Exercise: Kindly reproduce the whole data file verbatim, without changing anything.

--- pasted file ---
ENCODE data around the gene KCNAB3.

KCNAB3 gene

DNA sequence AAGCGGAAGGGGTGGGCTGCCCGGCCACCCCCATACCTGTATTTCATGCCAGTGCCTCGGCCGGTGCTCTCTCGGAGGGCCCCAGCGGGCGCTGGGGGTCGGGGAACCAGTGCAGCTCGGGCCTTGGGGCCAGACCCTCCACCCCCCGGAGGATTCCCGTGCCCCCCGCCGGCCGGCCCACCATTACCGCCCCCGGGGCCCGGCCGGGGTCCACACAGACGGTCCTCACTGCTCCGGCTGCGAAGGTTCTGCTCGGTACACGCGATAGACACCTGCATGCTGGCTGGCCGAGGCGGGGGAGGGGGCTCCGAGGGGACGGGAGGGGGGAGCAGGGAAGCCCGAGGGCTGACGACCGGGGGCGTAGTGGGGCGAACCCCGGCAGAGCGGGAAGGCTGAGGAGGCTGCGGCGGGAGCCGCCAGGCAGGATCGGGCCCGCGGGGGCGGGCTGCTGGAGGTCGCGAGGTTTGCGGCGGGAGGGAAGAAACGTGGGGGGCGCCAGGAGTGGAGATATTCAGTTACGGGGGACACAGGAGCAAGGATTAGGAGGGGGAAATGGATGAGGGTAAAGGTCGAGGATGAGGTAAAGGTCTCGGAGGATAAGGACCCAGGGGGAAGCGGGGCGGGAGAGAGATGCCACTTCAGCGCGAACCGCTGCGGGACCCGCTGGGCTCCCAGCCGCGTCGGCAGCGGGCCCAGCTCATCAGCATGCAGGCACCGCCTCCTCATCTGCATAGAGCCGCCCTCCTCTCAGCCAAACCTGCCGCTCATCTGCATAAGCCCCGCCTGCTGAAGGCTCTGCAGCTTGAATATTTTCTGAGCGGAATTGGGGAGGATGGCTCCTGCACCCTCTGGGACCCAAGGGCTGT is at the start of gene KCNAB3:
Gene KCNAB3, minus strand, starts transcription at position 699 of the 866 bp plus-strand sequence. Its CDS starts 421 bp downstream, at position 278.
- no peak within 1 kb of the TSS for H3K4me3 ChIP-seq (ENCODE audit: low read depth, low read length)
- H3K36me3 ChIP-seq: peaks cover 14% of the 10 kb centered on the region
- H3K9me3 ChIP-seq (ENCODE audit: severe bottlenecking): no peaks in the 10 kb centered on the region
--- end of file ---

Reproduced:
ENCODE data around the gene KCNAB3.

KCNAB3 gene

DNA sequence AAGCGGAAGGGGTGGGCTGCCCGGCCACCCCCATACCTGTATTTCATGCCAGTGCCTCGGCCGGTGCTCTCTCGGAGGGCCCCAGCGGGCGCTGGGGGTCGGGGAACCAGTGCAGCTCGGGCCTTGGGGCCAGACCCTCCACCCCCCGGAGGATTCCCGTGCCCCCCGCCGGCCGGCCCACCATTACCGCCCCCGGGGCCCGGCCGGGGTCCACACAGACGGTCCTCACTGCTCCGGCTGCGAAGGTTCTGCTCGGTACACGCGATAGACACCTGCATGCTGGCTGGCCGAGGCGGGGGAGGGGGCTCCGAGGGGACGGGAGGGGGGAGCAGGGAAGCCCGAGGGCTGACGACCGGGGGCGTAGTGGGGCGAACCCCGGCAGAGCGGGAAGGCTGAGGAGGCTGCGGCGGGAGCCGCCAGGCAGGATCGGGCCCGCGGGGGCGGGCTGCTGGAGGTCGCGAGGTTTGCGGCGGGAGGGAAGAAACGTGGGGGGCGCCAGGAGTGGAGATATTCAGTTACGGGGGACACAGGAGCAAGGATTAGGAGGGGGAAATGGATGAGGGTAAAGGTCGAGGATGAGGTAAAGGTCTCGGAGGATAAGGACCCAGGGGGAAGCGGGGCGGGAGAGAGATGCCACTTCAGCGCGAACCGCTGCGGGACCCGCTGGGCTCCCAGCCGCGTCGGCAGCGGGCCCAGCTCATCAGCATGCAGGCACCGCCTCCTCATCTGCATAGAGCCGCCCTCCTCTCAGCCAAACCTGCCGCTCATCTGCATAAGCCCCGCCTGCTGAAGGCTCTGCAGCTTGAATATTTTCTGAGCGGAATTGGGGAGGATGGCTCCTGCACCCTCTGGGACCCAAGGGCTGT is at the start of gene KCNAB3:
Gene KCNAB3, minus strand, starts transcription at position 699 of the 866 bp plus-strand sequence. Its CDS starts 421 bp downstream, at position 278.
- no peak within 1 kb of the TSS for H3K4me3 ChIP-seq (ENCODE audit: low read depth, low read length)
- H3K36me3 ChIP-seq: peaks cover 14% of the 10 kb centered on the region
- H3K9me3 ChIP-seq (ENCODE audit: severe bottlenecking): no peaks in the 10 kb centered on the region